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Heavy use of prophylactic antibiotics in aquaculture: a growing problem for human and animal health and for the environment.
Environ Microbiol 2006; 8(7):1137-44EM

Abstract

The accelerated growth of finfish aquaculture has resulted in a series of developments detrimental to the environment and human health. The latter is illustrated by the widespread and unrestricted use of prophylactic antibiotics in this industry, especially in developing countries, to forestall bacterial infections resulting from sanitary shortcomings in fish rearing. The use of a wide variety of antibiotics in large amounts, including non-biodegradable antibiotics useful in human medicine, ensures that they remain in the aquatic environment, exerting their selective pressure for long periods of time. This process has resulted in the emergence of antibiotic-resistant bacteria in aquaculture environments, in the increase of antibiotic resistance in fish pathogens, in the transfer of these resistance determinants to bacteria of land animals and to human pathogens, and in alterations of the bacterial flora both in sediments and in the water column. The use of large amounts of antibiotics that have to be mixed with fish food also creates problems for industrial health and increases the opportunities for the presence of residual antibiotics in fish meat and fish products. Thus, it appears that global efforts are needed to promote more judicious use of prophylactic antibiotics in aquaculture as accumulating evidence indicates that unrestricted use is detrimental to fish, terrestrial animals, and human health and the environment.

Authors+Show Affiliations

Department of Microbiology and Immunology, New York Medical College, Valhalla, NY 10595, USA. cabello@nymc.edu

Pub Type(s)

Journal Article
Research Support, Non-U.S. Gov't
Review

Language

eng

PubMed ID

16817922

Citation

Cabello, Felipe C.. "Heavy Use of Prophylactic Antibiotics in Aquaculture: a Growing Problem for Human and Animal Health and for the Environment." Environmental Microbiology, vol. 8, no. 7, 2006, pp. 1137-44.
Cabello FC. Heavy use of prophylactic antibiotics in aquaculture: a growing problem for human and animal health and for the environment. Environ Microbiol. 2006;8(7):1137-44.
Cabello, F. C. (2006). Heavy use of prophylactic antibiotics in aquaculture: a growing problem for human and animal health and for the environment. Environmental Microbiology, 8(7), pp. 1137-44.
Cabello FC. Heavy Use of Prophylactic Antibiotics in Aquaculture: a Growing Problem for Human and Animal Health and for the Environment. Environ Microbiol. 2006;8(7):1137-44. PubMed PMID: 16817922.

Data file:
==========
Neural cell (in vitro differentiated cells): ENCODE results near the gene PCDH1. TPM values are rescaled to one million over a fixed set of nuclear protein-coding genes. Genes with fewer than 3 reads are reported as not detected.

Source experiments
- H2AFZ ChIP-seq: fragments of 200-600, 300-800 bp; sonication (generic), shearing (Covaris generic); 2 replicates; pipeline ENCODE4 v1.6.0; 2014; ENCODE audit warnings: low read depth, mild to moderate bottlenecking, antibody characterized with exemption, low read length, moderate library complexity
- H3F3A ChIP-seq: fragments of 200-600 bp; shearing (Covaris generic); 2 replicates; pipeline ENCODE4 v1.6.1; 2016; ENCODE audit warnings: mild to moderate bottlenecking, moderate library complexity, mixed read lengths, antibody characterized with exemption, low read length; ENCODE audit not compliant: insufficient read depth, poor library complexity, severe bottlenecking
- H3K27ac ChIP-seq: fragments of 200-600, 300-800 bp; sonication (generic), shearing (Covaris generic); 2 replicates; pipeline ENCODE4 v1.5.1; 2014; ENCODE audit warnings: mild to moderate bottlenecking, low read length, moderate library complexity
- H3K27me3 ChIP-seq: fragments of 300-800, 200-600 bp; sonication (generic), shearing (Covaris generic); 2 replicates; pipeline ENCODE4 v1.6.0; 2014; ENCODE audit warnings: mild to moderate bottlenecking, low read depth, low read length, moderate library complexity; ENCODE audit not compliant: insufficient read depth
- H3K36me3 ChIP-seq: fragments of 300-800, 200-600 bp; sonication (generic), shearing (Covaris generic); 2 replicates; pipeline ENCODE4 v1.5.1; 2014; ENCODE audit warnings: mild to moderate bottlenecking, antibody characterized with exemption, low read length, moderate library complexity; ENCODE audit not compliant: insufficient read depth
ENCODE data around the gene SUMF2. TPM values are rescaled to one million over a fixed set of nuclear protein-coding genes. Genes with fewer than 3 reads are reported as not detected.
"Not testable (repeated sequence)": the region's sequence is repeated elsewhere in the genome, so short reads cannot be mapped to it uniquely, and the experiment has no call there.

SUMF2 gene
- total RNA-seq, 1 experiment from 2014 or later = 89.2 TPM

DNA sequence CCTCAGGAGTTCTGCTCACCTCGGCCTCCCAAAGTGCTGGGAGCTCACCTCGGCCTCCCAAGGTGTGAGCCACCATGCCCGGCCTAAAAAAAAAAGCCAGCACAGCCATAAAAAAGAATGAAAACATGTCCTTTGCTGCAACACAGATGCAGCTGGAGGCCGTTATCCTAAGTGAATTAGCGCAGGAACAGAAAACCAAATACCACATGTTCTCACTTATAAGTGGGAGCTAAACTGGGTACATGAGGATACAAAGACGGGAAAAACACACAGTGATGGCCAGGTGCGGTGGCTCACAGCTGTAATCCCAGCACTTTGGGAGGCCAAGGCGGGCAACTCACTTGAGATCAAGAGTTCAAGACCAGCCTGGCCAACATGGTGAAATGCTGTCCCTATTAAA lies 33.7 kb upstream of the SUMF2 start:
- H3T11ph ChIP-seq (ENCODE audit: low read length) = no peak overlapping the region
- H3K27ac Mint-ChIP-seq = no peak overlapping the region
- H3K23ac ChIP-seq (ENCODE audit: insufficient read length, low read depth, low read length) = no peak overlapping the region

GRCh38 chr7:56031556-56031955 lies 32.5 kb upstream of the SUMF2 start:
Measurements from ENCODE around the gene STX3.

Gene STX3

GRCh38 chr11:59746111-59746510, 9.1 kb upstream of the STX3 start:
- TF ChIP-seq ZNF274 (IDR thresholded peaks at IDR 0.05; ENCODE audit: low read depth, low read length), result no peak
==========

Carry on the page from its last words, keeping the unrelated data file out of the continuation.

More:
* Article titles in AMA citation format should be in sentence-case
TY - JOUR T1 - Heavy use of prophylactic antibiotics in aquaculture: a growing problem for human and animal health and for the environment. A1 - Cabello,Felipe C, PY - 2006/7/5/pubmed PY - 2006/8/9/medline PY - 2006/7/5/entrez SP - 1137 EP - 44 JF - Environmental microbiology JO - Environ. Microbiol. VL - 8 IS - 7 N2 - The accelerated growth of finfish aquaculture has resulted in a series of developments detrimental to the environment and human health. The latter is illustrated by the widespread and unrestricted use of prophylactic antibiotics in this industry, especially in developing countries, to forestall bacterial infections resulting from sanitary shortcomings in fish rearing. The use of a wide variety of antibiotics in large amounts, including non-biodegradable antibiotics useful in human medicine, ensures that they remain in the aquatic environment, exerting their selective pressure for long periods of time. This process has resulted in the emergence of antibiotic-resistant bacteria in aquaculture environments, in the increase of antibiotic resistance in fish pathogens, in the transfer of these resistance determinants to bacteria of land animals and to human pathogens, and in alterations of the bacterial flora both in sediments and in the water column. The use of large amounts of antibiotics that have to be mixed with fish food also creates problems for industrial health and increases the opportunities for the presence of residual antibiotics in fish meat and fish products. Thus, it appears that global efforts are needed to promote more judicious use of prophylactic antibiotics in aquaculture as accumulating evidence indicates that unrestricted use is detrimental to fish, terrestrial animals, and human health and the environment. SN - 1462-2912 UR - https://www.unboundmedicine.com/medline/citation/16817922/full_citation L2 - https://doi.org/10.1111/j.1462-2920.2006.01054.x DB - PRIME DP - Unbound Medicine ER -